When it comes to education, we instinctively understand the link between performance and opportunity — a college graduate is likely to have more job opportunities than someone who didn’t finish high school. Similarly, the high school valedictorian may be courted by more colleges and universities than a poorly performing student. In fact, data from the Bureau of Labor Statistics shows that higher levels of literacy and more advanced education tend to correlate to positive outcomes in wage growth and job opportunities. Because we know the importance of education, we push ourselves and our children to learn and grow, in the hopes of better opportunities in the future.
But when it comes to financial literacy and financial wellness, we seem to lose sight of the connection, contenting ourselves with barely passing grades. In fact, more than half of Americans say they’d earn a “C” or lower if tested on their financial literacy, according to a new survey conducted by The Harris Poll on behalf of Prudential Financial.
Nearly three-quarters (73%) take responsibility for their own grade, according to the survey. Why don’t we change our behaviors and work to improve our knowledge of a topic we know to be so critical to our lives?
Information overload may be at fault. While the survey shows nearly half of American adults (46%) spend more than two hours on social media each week, fewer than one in five (17%) spend that much time managing their finances. In addition, two-thirds of Americans (66%) say the list of things they need to learn to successfully manage their finances keeps on growing, not shrinking.
“The financial industry as a whole needs to drive home the importance of financial education to help clear a path toward financial wellness,” said Caroline Feeney, head of Individual Solutions at Prudential. “It’s important for us to help Americans understand how to manage day-to-day finances, achieve important financial goals and protect against future financial risks.”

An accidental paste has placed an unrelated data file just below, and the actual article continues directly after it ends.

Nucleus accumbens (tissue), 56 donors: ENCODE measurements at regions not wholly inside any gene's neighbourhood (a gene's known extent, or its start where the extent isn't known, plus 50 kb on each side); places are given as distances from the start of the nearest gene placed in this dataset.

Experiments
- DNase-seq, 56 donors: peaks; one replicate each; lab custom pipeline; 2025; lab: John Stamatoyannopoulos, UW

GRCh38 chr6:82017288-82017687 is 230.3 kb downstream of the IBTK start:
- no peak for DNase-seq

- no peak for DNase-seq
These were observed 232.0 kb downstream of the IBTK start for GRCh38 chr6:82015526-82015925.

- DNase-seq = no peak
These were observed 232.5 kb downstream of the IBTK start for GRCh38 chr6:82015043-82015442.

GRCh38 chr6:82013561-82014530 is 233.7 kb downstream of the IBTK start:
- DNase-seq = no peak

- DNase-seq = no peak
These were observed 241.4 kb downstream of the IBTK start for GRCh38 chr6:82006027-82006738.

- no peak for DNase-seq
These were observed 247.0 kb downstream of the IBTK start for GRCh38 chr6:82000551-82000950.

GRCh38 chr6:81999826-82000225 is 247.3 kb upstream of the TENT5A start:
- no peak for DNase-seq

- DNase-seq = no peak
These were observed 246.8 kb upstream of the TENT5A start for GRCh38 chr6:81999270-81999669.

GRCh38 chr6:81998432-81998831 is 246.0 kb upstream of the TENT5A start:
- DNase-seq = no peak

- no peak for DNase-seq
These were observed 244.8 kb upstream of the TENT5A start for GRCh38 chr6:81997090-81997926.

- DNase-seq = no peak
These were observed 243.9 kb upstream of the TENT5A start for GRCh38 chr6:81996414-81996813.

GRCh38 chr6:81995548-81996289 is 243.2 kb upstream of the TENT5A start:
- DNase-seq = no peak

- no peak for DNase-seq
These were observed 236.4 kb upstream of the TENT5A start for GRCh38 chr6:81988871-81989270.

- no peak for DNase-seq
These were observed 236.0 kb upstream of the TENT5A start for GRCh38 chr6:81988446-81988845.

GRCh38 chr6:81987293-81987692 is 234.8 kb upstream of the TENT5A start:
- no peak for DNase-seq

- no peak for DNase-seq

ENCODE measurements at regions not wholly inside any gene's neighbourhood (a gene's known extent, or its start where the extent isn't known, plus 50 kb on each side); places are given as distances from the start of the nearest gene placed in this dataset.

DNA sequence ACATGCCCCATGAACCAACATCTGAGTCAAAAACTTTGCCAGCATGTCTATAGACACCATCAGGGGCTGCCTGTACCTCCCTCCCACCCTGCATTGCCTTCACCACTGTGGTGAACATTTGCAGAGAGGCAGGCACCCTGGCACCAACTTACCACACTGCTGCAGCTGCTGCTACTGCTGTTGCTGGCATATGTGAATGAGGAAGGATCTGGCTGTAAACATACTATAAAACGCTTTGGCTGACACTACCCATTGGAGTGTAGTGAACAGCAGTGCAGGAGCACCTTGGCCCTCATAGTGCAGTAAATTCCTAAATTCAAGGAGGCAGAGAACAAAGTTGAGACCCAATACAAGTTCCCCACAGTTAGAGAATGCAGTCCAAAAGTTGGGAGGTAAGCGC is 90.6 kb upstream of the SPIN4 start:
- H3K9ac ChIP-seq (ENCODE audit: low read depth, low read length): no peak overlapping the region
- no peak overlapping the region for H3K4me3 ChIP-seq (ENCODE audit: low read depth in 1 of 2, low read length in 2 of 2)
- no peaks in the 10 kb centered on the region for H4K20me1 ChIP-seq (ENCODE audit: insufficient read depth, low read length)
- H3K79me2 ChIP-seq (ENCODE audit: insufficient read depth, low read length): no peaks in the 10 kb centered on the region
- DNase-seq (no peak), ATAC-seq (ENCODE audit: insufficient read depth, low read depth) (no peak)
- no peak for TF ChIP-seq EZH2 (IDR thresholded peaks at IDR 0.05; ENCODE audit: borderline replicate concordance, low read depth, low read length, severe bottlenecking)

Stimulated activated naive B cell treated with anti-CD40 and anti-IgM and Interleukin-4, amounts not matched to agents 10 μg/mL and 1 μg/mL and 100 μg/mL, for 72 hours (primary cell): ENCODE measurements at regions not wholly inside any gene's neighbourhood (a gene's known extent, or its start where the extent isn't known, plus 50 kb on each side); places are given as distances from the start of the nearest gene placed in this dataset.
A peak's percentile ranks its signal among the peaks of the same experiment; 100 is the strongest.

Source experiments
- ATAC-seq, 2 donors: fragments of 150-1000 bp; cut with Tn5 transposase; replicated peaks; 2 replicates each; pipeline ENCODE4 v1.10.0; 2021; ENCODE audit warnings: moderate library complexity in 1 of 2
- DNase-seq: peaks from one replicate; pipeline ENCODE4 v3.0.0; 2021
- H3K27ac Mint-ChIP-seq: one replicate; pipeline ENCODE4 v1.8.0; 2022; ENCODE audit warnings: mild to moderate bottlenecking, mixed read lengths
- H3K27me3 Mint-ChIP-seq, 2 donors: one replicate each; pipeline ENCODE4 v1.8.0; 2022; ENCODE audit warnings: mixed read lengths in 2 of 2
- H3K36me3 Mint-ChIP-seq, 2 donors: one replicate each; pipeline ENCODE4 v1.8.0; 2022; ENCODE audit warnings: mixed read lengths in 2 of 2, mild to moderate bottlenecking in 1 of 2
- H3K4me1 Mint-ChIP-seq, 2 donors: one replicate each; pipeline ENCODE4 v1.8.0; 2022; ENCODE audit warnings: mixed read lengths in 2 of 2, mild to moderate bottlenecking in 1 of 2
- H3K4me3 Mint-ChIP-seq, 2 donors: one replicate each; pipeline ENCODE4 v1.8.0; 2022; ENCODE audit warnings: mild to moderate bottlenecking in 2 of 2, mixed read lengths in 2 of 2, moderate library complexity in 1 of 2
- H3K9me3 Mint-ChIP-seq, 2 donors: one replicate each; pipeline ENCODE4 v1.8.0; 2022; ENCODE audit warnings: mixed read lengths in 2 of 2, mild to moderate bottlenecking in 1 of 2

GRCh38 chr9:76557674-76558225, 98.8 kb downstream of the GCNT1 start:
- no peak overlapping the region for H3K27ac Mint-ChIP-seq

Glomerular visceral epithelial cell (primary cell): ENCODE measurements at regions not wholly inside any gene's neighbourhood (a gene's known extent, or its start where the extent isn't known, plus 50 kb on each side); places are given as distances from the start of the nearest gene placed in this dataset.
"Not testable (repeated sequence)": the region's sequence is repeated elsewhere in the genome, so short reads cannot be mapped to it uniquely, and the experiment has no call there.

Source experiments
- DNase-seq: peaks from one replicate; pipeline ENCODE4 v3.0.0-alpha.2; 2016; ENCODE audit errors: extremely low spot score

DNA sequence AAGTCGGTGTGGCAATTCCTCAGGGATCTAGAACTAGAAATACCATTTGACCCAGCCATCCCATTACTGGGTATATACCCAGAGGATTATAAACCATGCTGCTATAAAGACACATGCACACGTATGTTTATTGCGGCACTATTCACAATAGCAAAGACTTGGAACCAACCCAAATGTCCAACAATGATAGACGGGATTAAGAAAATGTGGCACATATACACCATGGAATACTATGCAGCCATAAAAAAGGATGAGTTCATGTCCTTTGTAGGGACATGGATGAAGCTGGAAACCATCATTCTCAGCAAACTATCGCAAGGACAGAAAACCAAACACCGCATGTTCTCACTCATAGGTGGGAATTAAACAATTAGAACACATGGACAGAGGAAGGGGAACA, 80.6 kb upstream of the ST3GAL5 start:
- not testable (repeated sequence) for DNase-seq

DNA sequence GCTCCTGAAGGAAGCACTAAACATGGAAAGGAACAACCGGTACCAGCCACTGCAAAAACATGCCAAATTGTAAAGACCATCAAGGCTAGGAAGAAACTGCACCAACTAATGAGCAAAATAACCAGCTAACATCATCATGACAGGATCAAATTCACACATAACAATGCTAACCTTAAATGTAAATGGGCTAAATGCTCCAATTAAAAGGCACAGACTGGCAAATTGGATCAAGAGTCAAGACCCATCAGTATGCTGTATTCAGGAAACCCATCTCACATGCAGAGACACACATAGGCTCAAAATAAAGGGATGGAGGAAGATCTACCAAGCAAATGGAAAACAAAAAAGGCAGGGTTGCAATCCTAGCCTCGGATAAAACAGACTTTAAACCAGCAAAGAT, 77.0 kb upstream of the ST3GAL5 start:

Previous data from Prudential’s Financial Wellness Census shows more than a quarter of Americans (29%) have a skewed sense of their financial health, with many optimistic about their financial future despite objective measures showing them falling behind in achieving their financial goals. In fact, the Census data showed less than half of Americans are on track to meet their goals, including planning for retirement.
The challenge, then, is how to translate retirement uncertainty and financial insecurity into actions that help build financial wellness before and into retirement. That’s where financial literacy programs and professional financial advice can play a key role.
Today, people can access advice along the spectrum, from self-directed methods to hybrid advisors who serve as coaches to full-service, high-touch advice. “Our lifelong personal financial wellness journeys often require a combination of smart solutions, good advice and guidance about appropriate investment tools or products,” says Feeney.
Planning is critical to meeting financial goals (whether it’s buying a car or a house, paying for college or planning for retirement), so it’s important to find the method that works best for you. Life stage and personal preference will play a role in determining your path to financial wellness, but financial education, professional guidance and access to the right products and investments at the right stage of the journey are key components of the financial wellness journey.